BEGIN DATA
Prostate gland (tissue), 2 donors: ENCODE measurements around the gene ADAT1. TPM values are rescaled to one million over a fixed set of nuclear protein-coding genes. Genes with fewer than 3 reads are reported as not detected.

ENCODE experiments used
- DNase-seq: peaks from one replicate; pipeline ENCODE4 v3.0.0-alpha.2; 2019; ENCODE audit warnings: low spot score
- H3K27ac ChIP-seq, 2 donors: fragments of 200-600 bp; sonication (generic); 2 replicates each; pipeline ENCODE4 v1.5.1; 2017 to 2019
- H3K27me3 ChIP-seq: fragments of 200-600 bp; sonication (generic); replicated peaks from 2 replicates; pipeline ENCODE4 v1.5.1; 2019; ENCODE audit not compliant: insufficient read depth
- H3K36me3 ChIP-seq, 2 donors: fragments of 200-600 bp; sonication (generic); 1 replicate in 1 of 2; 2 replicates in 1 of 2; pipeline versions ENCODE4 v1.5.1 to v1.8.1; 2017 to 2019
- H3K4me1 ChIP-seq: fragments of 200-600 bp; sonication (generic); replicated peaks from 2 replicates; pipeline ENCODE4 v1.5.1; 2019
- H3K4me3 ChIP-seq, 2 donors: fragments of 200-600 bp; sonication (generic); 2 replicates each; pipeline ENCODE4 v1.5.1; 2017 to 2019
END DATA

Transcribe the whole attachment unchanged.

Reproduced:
Prostate gland (tissue), 2 donors: ENCODE measurements around the gene ADAT1. TPM values are rescaled to one million over a fixed set of nuclear protein-coding genes. Genes with fewer than 3 reads are reported as not detected.

ENCODE experiments used
- DNase-seq: peaks from one replicate; pipeline ENCODE4 v3.0.0-alpha.2; 2019; ENCODE audit warnings: low spot score
- H3K27ac ChIP-seq, 2 donors: fragments of 200-600 bp; sonication (generic); 2 replicates each; pipeline ENCODE4 v1.5.1; 2017 to 2019
- H3K27me3 ChIP-seq: fragments of 200-600 bp; sonication (generic); replicated peaks from 2 replicates; pipeline ENCODE4 v1.5.1; 2019; ENCODE audit not compliant: insufficient read depth
- H3K36me3 ChIP-seq, 2 donors: fragments of 200-600 bp; sonication (generic); 1 replicate in 1 of 2; 2 replicates in 1 of 2; pipeline versions ENCODE4 v1.5.1 to v1.8.1; 2017 to 2019
- H3K4me1 ChIP-seq: fragments of 200-600 bp; sonication (generic); replicated peaks from 2 replicates; pipeline ENCODE4 v1.5.1; 2019
- H3K4me3 ChIP-seq, 2 donors: fragments of 200-600 bp; sonication (generic); 2 replicates each; pipeline ENCODE4 v1.5.1; 2017 to 2019